Friday, 22 May 2015

International Day for Biological Diversity

Today, we celebrate International Day for Biological Diversity, a bit of a mouthful, but an important day to reflect on our environments, ecosystems and biological surroundings and to understand their importance. As I write this, I sit on a tropical island, surrounded by rainforests, white sandy beaches and stunning coral reef environments. So it is perhaps very easy for me to sit and talk about the importance and value of these systems and their biological diversity, but if you spend a few minutes to think about the environment you live in, I am sure you will find equally important links.

2015’s theme is ‘Biodiversity for Sustainable Development’. When people think of biodiversity and development together, they usually see it as development destroying biodiversity (the eco-warrior view) or biodiversity preventing development (the corporation view). In reality, there is no reason why the two things cannot work together, technology has advanced to a stage where there is no reason we can’t accommodate biodiversity in our lives and development; Sustainable Development.

To understand what sustainable development is, we first need to know what sustainable means. The most commonly used definition is taken from ‘Our Common Future’ (1987) states:

"Sustainable development is development that meets the needs of the present without compromising the ability of future generations to meet their own needs”

Within this, they consider two key notions, firstly the notion of ‘needs’, particularly those of the world’s poorest, to which key consideration should be given. Secondly the notion of limitations felt by technology and society on the ability for the environment to meet said needs.

As I already said, it is very easy for me to consider biological diversity where I am due to the very obvious importance of the ecosystems and development for the local community. There are inherent links between the local community and the biological diversity of the islands. The relationships between development, society and the environment are complicated and difficult, which just further highlights the importance of considering sustainable development.

So this highly scientific and complicated looking image clearly took hours of research and time to develop…Ok fine, it didn't, but it can quickly highlight the relationships and importance of sustainable development within the Perhentian Islands.

The community rely, predominantly, on tourism to remain economically sustainable. Tourism, in turn relies on a number of factors, resorts, rainforests coral reefs and turtles. A simple questionnaire we conducted last year showed that 60% (n 274) of tourists wanted to see a turtle, whilst 80% said they had already, or planned to go on a snorkel tour during their stay. Both of these aspects highlight the importance of biological diversity through the importance of the presence of coral reefs and turtles for sustainable development. In order to develop the islands, there must always be a consideration for these aspects, including the threats (Sedimentation, over fishing, waste management) that come hand in hand with development and deforestation.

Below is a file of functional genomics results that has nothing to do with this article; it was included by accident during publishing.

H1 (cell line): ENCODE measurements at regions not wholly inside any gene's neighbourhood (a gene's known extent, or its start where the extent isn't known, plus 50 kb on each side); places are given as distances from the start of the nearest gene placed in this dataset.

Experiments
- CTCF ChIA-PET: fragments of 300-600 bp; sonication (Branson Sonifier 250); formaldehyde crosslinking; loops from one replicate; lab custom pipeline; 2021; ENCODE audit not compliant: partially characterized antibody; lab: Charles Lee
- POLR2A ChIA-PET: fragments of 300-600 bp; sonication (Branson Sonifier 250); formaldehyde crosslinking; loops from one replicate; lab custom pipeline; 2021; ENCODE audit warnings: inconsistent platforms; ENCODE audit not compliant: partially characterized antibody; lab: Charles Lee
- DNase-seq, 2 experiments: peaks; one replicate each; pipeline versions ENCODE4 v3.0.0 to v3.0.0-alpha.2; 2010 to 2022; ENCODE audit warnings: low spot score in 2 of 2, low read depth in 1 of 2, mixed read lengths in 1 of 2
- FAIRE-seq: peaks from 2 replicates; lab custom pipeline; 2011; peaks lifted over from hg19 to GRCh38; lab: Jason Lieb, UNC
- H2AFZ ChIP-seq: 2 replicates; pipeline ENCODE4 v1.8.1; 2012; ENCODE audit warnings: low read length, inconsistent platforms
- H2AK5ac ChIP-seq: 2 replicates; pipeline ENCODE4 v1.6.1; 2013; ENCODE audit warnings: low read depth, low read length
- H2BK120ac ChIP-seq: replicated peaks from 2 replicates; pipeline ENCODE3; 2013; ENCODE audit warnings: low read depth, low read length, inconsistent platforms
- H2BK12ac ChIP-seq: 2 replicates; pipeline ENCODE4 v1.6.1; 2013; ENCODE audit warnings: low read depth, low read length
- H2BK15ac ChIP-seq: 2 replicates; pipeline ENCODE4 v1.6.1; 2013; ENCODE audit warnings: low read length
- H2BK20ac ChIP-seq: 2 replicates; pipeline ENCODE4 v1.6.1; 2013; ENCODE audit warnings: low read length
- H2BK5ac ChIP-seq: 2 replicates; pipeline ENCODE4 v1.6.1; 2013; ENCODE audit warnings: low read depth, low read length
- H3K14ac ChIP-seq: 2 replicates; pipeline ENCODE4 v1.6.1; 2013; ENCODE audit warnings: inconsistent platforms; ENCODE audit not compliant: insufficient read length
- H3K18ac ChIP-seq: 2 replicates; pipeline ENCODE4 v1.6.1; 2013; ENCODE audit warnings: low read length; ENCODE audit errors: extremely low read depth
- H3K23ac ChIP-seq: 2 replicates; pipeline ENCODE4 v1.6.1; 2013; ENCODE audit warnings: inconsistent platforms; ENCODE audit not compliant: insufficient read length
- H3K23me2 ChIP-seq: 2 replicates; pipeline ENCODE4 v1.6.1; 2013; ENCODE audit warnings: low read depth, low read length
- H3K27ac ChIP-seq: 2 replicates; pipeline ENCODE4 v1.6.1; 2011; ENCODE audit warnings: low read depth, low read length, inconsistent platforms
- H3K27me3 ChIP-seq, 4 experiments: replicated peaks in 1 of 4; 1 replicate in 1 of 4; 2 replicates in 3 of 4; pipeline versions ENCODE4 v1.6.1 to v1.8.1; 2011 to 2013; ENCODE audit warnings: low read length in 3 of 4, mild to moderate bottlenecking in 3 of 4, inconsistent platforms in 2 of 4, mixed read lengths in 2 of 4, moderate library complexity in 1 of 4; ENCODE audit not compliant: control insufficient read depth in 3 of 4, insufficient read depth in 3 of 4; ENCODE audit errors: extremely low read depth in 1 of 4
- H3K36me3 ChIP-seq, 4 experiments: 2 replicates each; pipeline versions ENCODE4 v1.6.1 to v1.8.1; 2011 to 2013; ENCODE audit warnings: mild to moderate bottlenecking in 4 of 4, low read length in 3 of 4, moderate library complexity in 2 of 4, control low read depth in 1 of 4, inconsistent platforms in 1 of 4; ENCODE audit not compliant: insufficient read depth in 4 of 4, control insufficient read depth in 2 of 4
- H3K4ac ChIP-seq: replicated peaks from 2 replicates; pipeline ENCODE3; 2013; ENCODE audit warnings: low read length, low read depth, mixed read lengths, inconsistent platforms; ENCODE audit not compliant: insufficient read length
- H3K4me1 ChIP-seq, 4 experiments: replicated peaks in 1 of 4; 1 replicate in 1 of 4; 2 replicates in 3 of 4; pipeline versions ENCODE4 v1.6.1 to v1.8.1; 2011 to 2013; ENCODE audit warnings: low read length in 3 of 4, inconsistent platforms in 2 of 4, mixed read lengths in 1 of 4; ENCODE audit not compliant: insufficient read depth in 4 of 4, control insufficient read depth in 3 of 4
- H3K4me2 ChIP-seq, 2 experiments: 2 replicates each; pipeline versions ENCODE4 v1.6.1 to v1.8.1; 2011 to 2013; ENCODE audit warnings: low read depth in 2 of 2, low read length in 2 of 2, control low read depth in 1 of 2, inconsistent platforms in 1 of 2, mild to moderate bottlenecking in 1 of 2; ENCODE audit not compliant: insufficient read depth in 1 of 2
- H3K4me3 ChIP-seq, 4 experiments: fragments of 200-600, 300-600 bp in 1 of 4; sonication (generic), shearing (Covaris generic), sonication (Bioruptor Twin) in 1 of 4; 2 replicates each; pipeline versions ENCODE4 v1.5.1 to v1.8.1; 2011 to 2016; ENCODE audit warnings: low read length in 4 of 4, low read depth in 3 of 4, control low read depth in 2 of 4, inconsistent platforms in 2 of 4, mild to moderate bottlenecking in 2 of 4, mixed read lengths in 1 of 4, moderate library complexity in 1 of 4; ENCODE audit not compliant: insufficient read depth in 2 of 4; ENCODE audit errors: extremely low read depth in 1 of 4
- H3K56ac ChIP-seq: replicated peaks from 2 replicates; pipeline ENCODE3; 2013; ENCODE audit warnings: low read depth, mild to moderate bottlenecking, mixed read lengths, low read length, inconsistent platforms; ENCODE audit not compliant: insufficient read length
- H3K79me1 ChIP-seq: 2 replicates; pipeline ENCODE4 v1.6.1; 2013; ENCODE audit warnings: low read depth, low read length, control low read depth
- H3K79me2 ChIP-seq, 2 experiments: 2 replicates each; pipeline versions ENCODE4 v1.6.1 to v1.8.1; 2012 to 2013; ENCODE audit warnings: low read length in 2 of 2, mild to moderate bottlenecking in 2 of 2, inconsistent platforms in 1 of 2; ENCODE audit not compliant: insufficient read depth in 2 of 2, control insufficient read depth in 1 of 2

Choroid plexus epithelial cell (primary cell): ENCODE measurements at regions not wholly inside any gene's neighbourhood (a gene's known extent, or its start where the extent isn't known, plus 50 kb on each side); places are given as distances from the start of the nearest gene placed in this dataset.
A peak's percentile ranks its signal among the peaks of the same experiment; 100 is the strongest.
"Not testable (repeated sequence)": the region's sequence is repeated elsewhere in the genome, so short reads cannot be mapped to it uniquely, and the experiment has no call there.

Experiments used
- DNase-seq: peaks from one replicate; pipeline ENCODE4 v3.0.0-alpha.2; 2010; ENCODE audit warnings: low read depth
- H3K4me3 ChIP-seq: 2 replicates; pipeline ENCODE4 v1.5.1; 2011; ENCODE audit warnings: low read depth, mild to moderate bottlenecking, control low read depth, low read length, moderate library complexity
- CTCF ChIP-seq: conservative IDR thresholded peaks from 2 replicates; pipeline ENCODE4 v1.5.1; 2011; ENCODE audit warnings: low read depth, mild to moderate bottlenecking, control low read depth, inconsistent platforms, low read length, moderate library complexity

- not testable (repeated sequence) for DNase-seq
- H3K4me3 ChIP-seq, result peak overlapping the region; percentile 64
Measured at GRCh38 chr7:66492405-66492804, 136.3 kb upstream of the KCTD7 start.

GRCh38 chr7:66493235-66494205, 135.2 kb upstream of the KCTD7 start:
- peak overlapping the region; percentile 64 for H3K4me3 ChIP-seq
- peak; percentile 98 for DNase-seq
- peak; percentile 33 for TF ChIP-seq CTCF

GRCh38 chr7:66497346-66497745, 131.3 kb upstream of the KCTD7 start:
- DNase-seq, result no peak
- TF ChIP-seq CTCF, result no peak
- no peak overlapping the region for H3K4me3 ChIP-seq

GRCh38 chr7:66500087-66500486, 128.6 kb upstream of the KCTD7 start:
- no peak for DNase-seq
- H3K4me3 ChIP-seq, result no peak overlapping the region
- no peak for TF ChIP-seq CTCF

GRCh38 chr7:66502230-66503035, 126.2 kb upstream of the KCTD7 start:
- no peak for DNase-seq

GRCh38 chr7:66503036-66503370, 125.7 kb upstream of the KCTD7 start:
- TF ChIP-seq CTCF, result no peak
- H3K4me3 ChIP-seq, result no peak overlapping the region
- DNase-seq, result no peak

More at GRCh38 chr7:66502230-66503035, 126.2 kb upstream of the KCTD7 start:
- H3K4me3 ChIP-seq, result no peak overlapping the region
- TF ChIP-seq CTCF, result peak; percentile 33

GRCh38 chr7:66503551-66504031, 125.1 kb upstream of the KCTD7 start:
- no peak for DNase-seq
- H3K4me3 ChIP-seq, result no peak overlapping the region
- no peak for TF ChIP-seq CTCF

Why is biological diversity important in a coral reef you ask? Let’s look at the well-researched and complicated diagram below to help us understand…

The image that was carefully put together above highlights the varied intricacies found within an ecosystem. This is a highly simplified diagram, so please do not take it as absolute. We can see that Fish are involved in many interactions, which is because this category includes numerous species with varying behaviours! 

Parrotfish, Butterflyfish, Damsel fish and other grazers can often be found eating algae from the reef, without them, the algae would be given too much of a free reign and could over grow the reef, smothering corals (not feeding on, just smothering), a similar scenario could exist if nutrient levels were to increase excessively, such as an area where no proper sewerage were present and waste flowed or leeched directly into the sea. Likewise, excessive removal of predator species at the top of the food chain, can result in explosions in the fish category, meaning reduced levels of invertebrates and algae.

Ecosystems are carefully balanced and naturally fluctuate annually and seasonally, but in areas where development is occurring, like Perhentian, it is vital that it is competed sustainably, considering the long term implications and careful management of the biological diversity in-line with the societal and economic success.